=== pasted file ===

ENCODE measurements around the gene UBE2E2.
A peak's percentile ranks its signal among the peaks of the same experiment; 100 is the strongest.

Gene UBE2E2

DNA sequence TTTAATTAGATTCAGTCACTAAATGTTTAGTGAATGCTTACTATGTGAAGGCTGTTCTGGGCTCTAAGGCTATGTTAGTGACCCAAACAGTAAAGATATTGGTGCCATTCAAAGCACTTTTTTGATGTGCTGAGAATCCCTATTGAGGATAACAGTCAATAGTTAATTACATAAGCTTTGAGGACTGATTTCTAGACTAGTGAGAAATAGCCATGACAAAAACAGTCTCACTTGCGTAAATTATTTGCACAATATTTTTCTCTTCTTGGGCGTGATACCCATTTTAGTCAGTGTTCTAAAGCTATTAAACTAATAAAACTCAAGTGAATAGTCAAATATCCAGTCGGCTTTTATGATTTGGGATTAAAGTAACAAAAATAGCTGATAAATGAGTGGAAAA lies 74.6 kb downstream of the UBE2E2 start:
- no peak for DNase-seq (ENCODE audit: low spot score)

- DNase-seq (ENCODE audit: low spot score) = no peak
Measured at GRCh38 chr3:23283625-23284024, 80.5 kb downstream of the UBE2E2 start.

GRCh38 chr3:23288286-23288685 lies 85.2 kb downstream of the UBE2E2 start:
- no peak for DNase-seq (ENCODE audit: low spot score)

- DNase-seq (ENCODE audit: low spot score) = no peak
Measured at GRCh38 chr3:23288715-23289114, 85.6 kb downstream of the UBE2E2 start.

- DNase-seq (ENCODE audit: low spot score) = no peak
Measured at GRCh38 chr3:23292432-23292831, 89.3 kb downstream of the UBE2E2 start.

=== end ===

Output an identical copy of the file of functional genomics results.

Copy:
ENCODE measurements around the gene UBE2E2.
A peak's percentile ranks its signal among the peaks of the same experiment; 100 is the strongest.

Gene UBE2E2

DNA sequence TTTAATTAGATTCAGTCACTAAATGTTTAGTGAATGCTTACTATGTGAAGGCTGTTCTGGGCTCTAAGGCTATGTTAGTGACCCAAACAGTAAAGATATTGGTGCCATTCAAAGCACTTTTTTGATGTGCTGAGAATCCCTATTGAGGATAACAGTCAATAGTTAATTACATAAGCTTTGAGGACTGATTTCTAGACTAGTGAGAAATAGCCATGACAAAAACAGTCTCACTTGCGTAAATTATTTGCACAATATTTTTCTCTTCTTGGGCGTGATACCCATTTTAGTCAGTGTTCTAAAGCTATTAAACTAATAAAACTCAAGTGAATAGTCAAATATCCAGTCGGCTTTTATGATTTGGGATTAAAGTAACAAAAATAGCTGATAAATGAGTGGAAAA lies 74.6 kb downstream of the UBE2E2 start:
- no peak for DNase-seq (ENCODE audit: low spot score)

- DNase-seq (ENCODE audit: low spot score) = no peak
Measured at GRCh38 chr3:23283625-23284024, 80.5 kb downstream of the UBE2E2 start.

GRCh38 chr3:23288286-23288685 lies 85.2 kb downstream of the UBE2E2 start:
- no peak for DNase-seq (ENCODE audit: low spot score)

- DNase-seq (ENCODE audit: low spot score) = no peak
Measured at GRCh38 chr3:23288715-23289114, 85.6 kb downstream of the UBE2E2 start.

- DNase-seq (ENCODE audit: low spot score) = no peak
Measured at GRCh38 chr3:23292432-23292831, 89.3 kb downstream of the UBE2E2 start.